For as long as St. Charles has been paying for people to swim at the Madras Aquatic Center, Dr. Shilo Tippett has seen the benefits of the program firsthand.
There was the man with severe anxiety whose nighttime swims helped quiet his unease. And the decades-long smoker who went to the pool to replace her habit, which helped her re-envision herself as a healthy person engaged in healthy behaviors.
Tippett remembers a handful of kids who felt hopeless because, unlike many of their peers, they weren’t into sports. Trips to the MAC always lifted their mood, she said. And she smiles when she recalls a group of women who, individually, felt self-conscious about going to the pool on their own.
“We gave them all passes and now they all go together – or at least they were before the pandemic,” said Tippett, a clinical psychologist at St. Charles Family Care Madras. “We have an endless number of stories like that.”
Those stories are the direct result of the St. Charles swim voucher program, which gives providers across Madras the ability to refer patients to the MAC, a popular pool and recreation center on the east side of town. There, the patient can turn in their referral, and St. Charles will pay the fee to swim – currently $7 for two hours – out of its Community Benefit budget.
The program has existed in some form for several years, but St. Charles started tracking usage more closely in July of 2019. Since then, 112 different people have visited the MAC on referral from a health care provider, said Carlos Salcedo, manager of community partnerships for the health system.
“That’s 112 individuals who, through St. Charles, have been encouraged to exercise, to improve their health and to engage with the MAC and with their community,” Salcedo said. “The cost to engage in your own community is a huge hurdle for some people, and this eliminates that and gets them out of the house and into an active and social environment.” (Note: The MAC is currently closed until at least Dec. 18 because of COVID-19. Its reopening plan is available on its website.)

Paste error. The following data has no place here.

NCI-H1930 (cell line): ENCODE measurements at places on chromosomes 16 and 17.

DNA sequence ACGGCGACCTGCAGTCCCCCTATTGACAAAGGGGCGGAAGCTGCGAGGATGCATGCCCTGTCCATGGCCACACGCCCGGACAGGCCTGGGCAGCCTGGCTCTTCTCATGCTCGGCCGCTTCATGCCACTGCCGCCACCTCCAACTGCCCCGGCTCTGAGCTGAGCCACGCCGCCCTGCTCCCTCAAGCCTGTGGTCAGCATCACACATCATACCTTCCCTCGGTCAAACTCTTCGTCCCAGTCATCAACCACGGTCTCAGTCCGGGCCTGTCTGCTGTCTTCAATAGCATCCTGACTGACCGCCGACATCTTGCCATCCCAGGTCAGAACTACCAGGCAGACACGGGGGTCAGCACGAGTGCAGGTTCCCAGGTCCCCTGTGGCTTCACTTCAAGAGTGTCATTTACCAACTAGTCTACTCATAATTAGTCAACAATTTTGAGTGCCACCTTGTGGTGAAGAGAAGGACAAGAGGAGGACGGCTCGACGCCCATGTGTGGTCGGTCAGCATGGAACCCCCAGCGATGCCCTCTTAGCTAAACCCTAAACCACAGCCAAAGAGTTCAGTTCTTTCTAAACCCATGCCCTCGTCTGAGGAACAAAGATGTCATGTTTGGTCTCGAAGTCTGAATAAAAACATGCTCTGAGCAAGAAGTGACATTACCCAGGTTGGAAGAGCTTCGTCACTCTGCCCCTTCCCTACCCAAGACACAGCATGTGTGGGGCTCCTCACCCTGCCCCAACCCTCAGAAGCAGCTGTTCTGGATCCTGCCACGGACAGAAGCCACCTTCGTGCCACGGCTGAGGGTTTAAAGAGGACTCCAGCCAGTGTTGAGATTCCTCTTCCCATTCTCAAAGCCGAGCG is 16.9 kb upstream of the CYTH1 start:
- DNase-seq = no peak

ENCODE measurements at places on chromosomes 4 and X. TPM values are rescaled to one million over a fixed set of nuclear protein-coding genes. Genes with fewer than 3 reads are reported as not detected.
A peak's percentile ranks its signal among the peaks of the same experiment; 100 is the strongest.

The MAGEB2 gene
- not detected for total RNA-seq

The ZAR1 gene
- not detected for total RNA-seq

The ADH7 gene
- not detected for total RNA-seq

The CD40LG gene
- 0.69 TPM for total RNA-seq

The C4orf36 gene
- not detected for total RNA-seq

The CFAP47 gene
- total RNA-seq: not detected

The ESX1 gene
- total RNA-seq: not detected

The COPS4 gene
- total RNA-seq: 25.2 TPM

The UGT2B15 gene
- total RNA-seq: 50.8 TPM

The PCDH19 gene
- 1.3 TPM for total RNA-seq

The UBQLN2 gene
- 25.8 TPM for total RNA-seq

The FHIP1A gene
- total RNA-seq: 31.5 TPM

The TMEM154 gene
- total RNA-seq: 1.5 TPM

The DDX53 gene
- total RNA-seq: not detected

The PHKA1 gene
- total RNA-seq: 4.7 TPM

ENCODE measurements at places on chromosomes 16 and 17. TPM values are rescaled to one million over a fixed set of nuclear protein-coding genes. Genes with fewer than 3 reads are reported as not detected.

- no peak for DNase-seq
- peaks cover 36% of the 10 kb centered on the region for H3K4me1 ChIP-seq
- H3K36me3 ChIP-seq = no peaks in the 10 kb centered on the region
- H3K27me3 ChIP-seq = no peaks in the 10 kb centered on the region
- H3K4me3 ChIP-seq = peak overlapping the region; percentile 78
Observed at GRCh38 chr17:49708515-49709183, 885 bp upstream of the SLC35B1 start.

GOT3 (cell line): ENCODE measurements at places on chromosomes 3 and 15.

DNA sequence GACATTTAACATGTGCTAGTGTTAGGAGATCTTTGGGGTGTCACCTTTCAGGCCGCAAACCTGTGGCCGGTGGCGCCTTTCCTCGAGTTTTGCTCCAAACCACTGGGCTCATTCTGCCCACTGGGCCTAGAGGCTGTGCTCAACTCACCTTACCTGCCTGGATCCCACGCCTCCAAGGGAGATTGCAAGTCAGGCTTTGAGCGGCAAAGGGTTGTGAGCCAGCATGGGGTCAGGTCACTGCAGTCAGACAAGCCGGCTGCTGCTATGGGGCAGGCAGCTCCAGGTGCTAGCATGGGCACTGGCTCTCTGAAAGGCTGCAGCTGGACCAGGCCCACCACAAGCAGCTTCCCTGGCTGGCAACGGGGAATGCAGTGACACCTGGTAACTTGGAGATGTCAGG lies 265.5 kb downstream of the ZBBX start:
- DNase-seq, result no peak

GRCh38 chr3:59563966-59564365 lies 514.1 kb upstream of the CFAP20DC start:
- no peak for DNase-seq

According to Tippett, the swim voucher program started about six years ago, shortly after she shadowed a provider in Redmond who was referring patients to the Cascade Swim Center there. She teamed up with Dr. Jinnell Lewis, a family care physician at the Madras clinic and avid swimmer, and the two approached the MAC with their idea.
“We went in and said, ‘We want to give swim passes to people,’” Tippett said. “The MAC’s director at the time was totally open to it, and the program just took off.”
Referrals to the pool are especially useful for patients who are overweight, who struggle with other forms of exercise, or who deal with chronic pain, depression and/or anxiety, Tippett said. By eliminating the cost of MAC access, the program makes it easier for many people to exercise, to interact with others and even just to leave their home. For residents of Warm Springs, the pool also offers a replacement for the hot springs and soaking pool at Kah-Nee-Ta Resort, which closed two years ago, Tippett said.
“It’s just so hopeful,” she said of the program. “I go to the pool, too, and I’m regularly running into people who tell me what a difference it has made in their lives. It’s amazing every time.”
St. Charles also sponsors the MAC through a $5,000 contribution from the St. Charles Foundation, said Marcus Thompson, St. Charles’ community advocate in Madras, and that allows the health system to hang a banner at the pool. But for Tippett, the swim voucher program is “where the rubber meets the road” in the partnership between the two organizations. “This gives us a way to directly help a patient who’s dealing with something that feels insurmountable,” she said. “What we’re actually doing here is improving people’s lives with this program.”
That’s also the goal of the Madras Aquatic Center Recreation District, which owns and operates the pool, said the group’s interim executive director, Courtney Snead.
“The MACRD is focused on holistic health, how we can be a good partner in the community and looking at our health outcomes as a whole – not just trying to get people into our pool and signed up for our programs,” Snead said. “I think this is just the beginning of a more robust conversation about health in our area and lots of opportunities for partnership, which is really exciting.”
That outlook aligns with Salcedo’s hopes for the swim voucher program. He has already expanded it to include non-St. Charles providers at Mosaic Medical and Madras Medical Group, and he is talking with MACRD officials about extending the program beyond the pool, into other rec district programs.
“What we want to do is move it out of the clinics and into the community,” he said. “We want to make this bigger and open it up more and make it even more inclusive, because the more attention it gets, the more people will use it.”
At St. Charles, the oft-repeated organizational vision is “Creating America’s healthiest community, together,” and it’s that final word – together – that is exemplified by the swim voucher program, said David Golda, vice president and administrator of St. Charles Madras.
“I have no doubt that St. Charles and the MAC recreation district have very similar missions as far as improving the health of the Madras-area community,” Golda said. “It’s certainly a natural partnership that’s already paying off, and this program is a great example of how something that seems so simple can have such a huge effect on people’s lives.”